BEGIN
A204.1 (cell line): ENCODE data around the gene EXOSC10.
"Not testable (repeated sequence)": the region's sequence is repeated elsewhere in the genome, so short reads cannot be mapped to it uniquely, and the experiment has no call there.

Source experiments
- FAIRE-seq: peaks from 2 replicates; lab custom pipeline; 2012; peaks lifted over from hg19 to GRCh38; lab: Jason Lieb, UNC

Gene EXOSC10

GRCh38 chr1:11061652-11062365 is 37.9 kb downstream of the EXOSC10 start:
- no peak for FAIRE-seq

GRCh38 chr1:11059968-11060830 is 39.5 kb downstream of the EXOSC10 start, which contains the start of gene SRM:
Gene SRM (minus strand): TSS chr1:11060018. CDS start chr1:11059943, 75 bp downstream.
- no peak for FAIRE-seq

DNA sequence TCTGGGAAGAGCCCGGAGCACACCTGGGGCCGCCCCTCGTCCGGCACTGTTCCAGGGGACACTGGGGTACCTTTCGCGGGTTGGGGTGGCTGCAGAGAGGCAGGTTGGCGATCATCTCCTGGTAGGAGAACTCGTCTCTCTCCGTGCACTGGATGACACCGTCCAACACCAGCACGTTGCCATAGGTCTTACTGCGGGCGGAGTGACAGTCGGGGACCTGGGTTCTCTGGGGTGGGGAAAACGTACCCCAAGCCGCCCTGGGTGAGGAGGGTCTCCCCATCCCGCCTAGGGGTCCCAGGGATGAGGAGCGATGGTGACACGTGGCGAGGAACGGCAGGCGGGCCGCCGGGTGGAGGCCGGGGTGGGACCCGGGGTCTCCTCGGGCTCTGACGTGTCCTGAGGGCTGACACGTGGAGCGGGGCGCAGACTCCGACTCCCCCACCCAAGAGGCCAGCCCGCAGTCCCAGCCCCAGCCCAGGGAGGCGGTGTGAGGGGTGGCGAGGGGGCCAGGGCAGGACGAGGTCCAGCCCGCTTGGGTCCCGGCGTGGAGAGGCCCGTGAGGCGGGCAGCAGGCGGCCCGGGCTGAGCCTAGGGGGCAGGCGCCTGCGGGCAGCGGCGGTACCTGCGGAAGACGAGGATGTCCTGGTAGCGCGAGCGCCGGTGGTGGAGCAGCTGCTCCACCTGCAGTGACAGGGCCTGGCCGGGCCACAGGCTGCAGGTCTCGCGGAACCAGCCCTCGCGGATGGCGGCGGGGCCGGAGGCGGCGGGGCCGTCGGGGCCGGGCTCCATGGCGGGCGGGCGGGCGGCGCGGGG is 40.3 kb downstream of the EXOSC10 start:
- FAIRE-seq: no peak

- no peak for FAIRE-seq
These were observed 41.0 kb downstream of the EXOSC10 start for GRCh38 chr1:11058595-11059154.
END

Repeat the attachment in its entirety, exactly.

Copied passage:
A204.1 (cell line): ENCODE data around the gene EXOSC10.
"Not testable (repeated sequence)": the region's sequence is repeated elsewhere in the genome, so short reads cannot be mapped to it uniquely, and the experiment has no call there.

Source experiments
- FAIRE-seq: peaks from 2 replicates; lab custom pipeline; 2012; peaks lifted over from hg19 to GRCh38; lab: Jason Lieb, UNC

Gene EXOSC10

GRCh38 chr1:11061652-11062365 is 37.9 kb downstream of the EXOSC10 start:
- no peak for FAIRE-seq

GRCh38 chr1:11059968-11060830 is 39.5 kb downstream of the EXOSC10 start, which contains the start of gene SRM:
Gene SRM (minus strand): TSS chr1:11060018. CDS start chr1:11059943, 75 bp downstream.
- no peak for FAIRE-seq

DNA sequence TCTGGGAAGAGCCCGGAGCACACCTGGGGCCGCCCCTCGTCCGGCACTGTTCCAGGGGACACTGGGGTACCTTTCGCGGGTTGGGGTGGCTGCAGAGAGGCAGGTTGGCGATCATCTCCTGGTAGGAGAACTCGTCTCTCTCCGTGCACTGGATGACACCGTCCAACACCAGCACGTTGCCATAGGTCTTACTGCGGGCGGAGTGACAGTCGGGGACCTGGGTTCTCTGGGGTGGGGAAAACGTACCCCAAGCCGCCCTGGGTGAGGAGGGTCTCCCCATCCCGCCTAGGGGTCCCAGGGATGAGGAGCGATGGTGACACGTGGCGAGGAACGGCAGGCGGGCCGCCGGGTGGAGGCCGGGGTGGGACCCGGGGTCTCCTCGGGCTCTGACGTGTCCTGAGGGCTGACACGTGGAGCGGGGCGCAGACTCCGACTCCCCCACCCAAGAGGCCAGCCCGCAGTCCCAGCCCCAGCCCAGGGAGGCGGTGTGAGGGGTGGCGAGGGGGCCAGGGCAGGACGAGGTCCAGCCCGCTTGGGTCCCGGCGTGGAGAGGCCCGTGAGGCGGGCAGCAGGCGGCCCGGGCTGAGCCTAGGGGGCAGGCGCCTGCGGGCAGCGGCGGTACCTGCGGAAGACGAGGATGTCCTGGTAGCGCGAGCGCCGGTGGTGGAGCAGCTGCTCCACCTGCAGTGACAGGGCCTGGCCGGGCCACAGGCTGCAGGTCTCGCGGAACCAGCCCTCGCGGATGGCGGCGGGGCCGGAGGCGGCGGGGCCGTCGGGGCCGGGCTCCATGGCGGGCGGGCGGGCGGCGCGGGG is 40.3 kb downstream of the EXOSC10 start:
- FAIRE-seq: no peak

- no peak for FAIRE-seq
These were observed 41.0 kb downstream of the EXOSC10 start for GRCh38 chr1:11058595-11059154.